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    We’ll take “Your New Crush,” for 300. 

    Last night’s episode of Jeopardy! featured a contestant so hot, the Internet couldn’t contain itself. Tom Flynn, a bartender from Goshen, New York, may not have wowed anyone with his score, but he took the win in sex appeal.


    He faced off against Beth Horn, a nanny from Dallas, Texas, and Sean Anderson, a law professor from Champaign, Illinois, and even though they had him beat points-wise for most of the game, Tom managed to steal the spotlight on Twitter. 

    The final nail in his heartthrob coffin came during Final Jeopardy when he didn't have the correct answer. Instead of taking a guess, he went ahead and made himself into a living meme by simply writing “What” as his answer, and the Internet rejoiced. 


    Well played, Tom. 

    H/T The Cut | Screengrab via AnkhiKrolLaw/Twitter

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    Bro. 

    On the latest episode of Billy on the StreetBilly Eichner brought guest Jason Sudeikis out onto the streets of Manhattan to test New Yorkers' bro knowledge.

    Using the aliases Big Bill and "my friend Jason," the two posed some really tough lightning-round questions to their contestants, including, "In 2015 did you kill it or did you crush it?" 

    Really makes you think. 

    H/T Splitsider | Screengrab via Billy on the Street/YouTube


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    Rockies relief pitcher Adam Ottavino suffered a bad elbow injury in April, and after undergoing Tommy John surgery in May, he had a long road to travel as he rehabs and tries to reclaim his position as Colorado's closer.

    The Tommy John surgery, the most dreaded procedure a pitcher can undergo as a tendon is transferred from one part of the patient's body and used to help reconstruct the ulnar collateral ligament, can take a year (or possibly even more) to fully rehab the arm.

    After the surgery, a pitcher isn't allowed to throw for the first four months after he gets out of the operating room. Perhaps out of boredom, Ottavino documented the first few months of his recovery with a GoPro camera. The Players' Tribune then posted it on YouTube with this description:

    It takes 16 weeks until you can safely throw a baseball after Tommy John Surgery. The following short film documents some of what I did during my 16 weeks. I recorded everything with my GoPro camera because it was small and discreet and I didn’t want to get in everybody’s way. When I watch it, it reminds me of the progress I have made since the surgery, as well as the work that still lies ahead in my recovery. I want to thank the Colorado Rockies for allowing me to rehab in Denver and in particular Scott Murayama for working with me everyday and putting up with me.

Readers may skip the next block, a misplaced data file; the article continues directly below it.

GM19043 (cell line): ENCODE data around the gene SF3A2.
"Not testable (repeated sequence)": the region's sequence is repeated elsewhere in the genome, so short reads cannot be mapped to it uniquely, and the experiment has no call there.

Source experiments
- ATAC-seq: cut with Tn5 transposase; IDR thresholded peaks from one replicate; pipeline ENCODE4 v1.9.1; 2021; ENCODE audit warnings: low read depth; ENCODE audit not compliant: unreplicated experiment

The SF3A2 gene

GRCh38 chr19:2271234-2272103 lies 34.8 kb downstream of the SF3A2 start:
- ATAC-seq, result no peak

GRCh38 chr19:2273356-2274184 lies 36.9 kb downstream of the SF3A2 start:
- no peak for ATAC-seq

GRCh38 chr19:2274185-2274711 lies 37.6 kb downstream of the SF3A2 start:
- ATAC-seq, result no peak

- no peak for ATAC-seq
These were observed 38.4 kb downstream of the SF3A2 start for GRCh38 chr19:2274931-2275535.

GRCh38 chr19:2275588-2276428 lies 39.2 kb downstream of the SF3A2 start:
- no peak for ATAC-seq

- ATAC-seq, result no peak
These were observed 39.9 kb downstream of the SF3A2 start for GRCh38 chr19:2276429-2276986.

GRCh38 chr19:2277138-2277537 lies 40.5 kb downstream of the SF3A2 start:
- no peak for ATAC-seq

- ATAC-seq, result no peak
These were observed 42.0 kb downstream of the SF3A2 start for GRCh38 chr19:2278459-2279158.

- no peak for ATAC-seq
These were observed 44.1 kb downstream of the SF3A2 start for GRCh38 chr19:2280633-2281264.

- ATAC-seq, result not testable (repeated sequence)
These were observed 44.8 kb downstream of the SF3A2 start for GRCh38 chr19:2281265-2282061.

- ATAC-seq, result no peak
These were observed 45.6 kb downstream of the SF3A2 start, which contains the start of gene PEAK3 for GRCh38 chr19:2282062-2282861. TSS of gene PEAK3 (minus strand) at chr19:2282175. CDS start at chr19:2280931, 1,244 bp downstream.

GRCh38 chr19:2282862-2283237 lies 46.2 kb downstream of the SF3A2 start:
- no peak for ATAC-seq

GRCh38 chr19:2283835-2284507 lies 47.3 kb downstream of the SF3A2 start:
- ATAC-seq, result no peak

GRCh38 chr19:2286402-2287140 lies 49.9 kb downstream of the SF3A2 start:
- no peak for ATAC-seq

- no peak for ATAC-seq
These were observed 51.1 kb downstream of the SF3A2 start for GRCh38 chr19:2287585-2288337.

The film is a study in isolation. Fans might forget about a ballplayer when he's on the mend and not in the lineup every day, but Ottavino is here to remind us that he was still working, still earning that paycheck, in the bowels of the stadium when virtually nobody else was around.

    So, he undresses and dresses with one arm, completes his arm stretches in the trainer's room or face-down next to the whirlpool, works out his lower body and tries to keep up his cardio, and eats fruit with nary more than a baseball game playing on the TV above and tens of thousands of empty seats outside the door.

    It reminds us of this simple fact from which nobody ever can escape: When the fans stop chanting your name, the world can be an awfully lonely place.

    H/T The Players' Tribune | Screengrab via The Players' Tribune/YouTube


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    With Neflix, Hulu, and Amazon hosting massive libraries of streaming material, it can be easy to overlook services like Tribeca Shortlist that host less material, but curate the hell out of it.

    For Halloween, Tribeca Shortlist is hosting an online film festival entitled “Fright Fest,” which will be streaming a film each night—starting tonight, and running through Halloween—picked by the president of Lions Gate and the programmer for the annual Tribeca Film Festival. Each will include a short film to introduce the main feature. The films included are:

    Tribeca Shortlist charges $4.99 a month for 183 movies, with 14 curated shortlists (plus Fright Fest) of anywhere between four-to-10 films that are picked by filmmakers (like Jason Blum, of Blumhouse Productions) for their particular impact on their careers and general perspectives on the medium.

    The films available on the service appear to rival the number of films that  you’d ever actually watch on Netflix each month, but all of them are good, so it’s not too bad of a deal. Plus the Fright Fest films can always be watched on Halloween night with the free, 14-day trial that Tribeca Shortlist offers, and then cancelled afterward. Except we all know that you’ll never get around to actually cancelling it. 

    Look it’s a cheap and good service, so it’s worth the risk of accidentally paying its monthly fee.

    H/T Tribeca Screengrab via Movieclips Coming Soon/YouTube